The Cubs announced Wednesday that season tickets prices would drop by an average of 2.5%, though they said it was not matter of missing out on the playoffs. Instead, explained VP of ticketing Cale Vennum, the shift was due to the addition of more early-season home games. And it’s not a uniform discount, as some sections will drop by as much as 6.5% while others will experience a slight increase.
“It’s predominantly when you have six more games in March and April that obviously is going to factor in,” Vennum explained. “So really strong sales, you combine that with a little different schedule next year, put all those factors together, that’s what led to the 2.5% price decrease.”
After opening with an extended road trip and playing just 12 home games in March and April this past season, the Cubs will have 18 home games during those months in 2020. Between the weather and the timing of the games, it’s really a matter of having more contests at lower tiers of the dynamic pricing structure that led to the reduction in price.
For instance, there are 10 additional games in the lowest bronze (2) and silver (8) designations this season, some of which will fall early in the season. There are also five fewer marquee games, six fewer gold, and one fewer platinum, which means two additional games at the highest diamond tier. Those six most expensive games are highlighted by the home opener and the three games against the Red Sox from June 19-21.
So any price dip is really a function of timing, since the Cubs — or Marquee 360, the subsidiary that runs ticketing — expect another robust turnout even after they saw slight decreases at the gate in 2019. If they really want to make that happen, they may first need to change the tone of the rhetoric that they may not spend this winter.
“Our season ticket holders are obviously disappointed that we didn’t make the playoffs last year,” Vennum said Wednesday. “But they look at this team and still see a roster they expect to be really competitive for 2020. The feedback we’ve gotten around David Ross has been fantastic. Our fans are really excited to see him lead this team in 2020.”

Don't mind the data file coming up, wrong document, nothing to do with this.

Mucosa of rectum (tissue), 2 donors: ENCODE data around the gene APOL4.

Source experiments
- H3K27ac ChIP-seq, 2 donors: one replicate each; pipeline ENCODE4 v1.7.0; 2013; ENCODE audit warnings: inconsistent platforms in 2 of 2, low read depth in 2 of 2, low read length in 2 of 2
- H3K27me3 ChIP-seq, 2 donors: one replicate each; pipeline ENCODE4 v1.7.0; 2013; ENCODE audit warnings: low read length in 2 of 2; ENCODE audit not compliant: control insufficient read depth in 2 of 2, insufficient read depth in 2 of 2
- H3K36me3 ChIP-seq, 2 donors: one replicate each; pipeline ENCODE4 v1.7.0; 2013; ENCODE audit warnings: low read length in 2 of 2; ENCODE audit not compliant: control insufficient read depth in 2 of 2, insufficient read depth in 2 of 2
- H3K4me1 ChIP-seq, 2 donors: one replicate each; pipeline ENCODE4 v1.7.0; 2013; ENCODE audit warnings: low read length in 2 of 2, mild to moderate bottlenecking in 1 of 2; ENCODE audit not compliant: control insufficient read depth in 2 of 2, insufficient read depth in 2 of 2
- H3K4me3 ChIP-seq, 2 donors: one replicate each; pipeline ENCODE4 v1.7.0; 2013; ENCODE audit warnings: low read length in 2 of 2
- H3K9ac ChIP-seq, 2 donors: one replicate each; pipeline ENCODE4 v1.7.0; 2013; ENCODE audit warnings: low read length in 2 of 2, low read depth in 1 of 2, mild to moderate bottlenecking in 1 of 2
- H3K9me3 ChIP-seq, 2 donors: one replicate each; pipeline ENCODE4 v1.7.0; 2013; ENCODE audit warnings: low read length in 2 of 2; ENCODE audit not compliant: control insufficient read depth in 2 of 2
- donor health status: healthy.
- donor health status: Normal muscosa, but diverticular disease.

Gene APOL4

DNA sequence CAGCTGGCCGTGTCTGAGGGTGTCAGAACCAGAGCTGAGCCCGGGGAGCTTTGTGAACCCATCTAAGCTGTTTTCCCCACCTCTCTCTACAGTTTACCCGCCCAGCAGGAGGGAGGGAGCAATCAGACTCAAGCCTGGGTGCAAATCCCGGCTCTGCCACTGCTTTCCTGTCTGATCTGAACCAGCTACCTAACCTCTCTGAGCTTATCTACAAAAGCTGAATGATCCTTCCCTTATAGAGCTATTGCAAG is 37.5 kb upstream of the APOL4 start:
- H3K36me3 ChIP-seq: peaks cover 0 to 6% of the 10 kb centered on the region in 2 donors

Man, if you’re using the manager to sell tickets…
In fairness, Ross is really the only shiny new toy the Cubs have to play with until Eric Sogard or Chris Martin come strolling out to thunderous applause at Cubs Convention. So with season ticket renewal notices going out Wednesday, Vennum has little choice but to sell what little he’s got.
The individual tickets may require a wee bit more work, however, as they’re going up in price. According to Jon Greenberg of The Athletic, 66% of individual game tickets will see an increase of around $1-5 per game ($).
With 22 different sections, the Cubs have 132 price points in bowl and bleacher seating and 87 of them are seeing an increase in price on a per-game basis. The majority of unchanged prices (30 of 45) are in the diamond and bronze sections (most and least expensive), which only account for 15 games. All teams use data analytics and fan behavior to determine where pricing needs to be adjusted and the Cubs are especially active in this regard.
While specific pricing for those tickets won’t be released until they go on sale in February, Vennum explained that are typically at least $5 more than season-ticket prices. That’s not going to be easy to swallow for fans who were already paying the highest prices in MLB according to Fan Cost Index. According to data compiled by Team Marketing Report, it cost about $370 for the average family of four to attend a Cubs game.
Only the Astros ($313.38) and Red Sox ($354.54) joined the Cubs in exceeding the $300 mark, with only seven other teams were even above $250 in 2019. Depending on how the pricing shakes out, it’s not inconceivable for the Cubs to kiss $400 next year. Fun times.
Might be a good idea to become friends with a season ticket holder, or just to monitor the secondary market for late deal.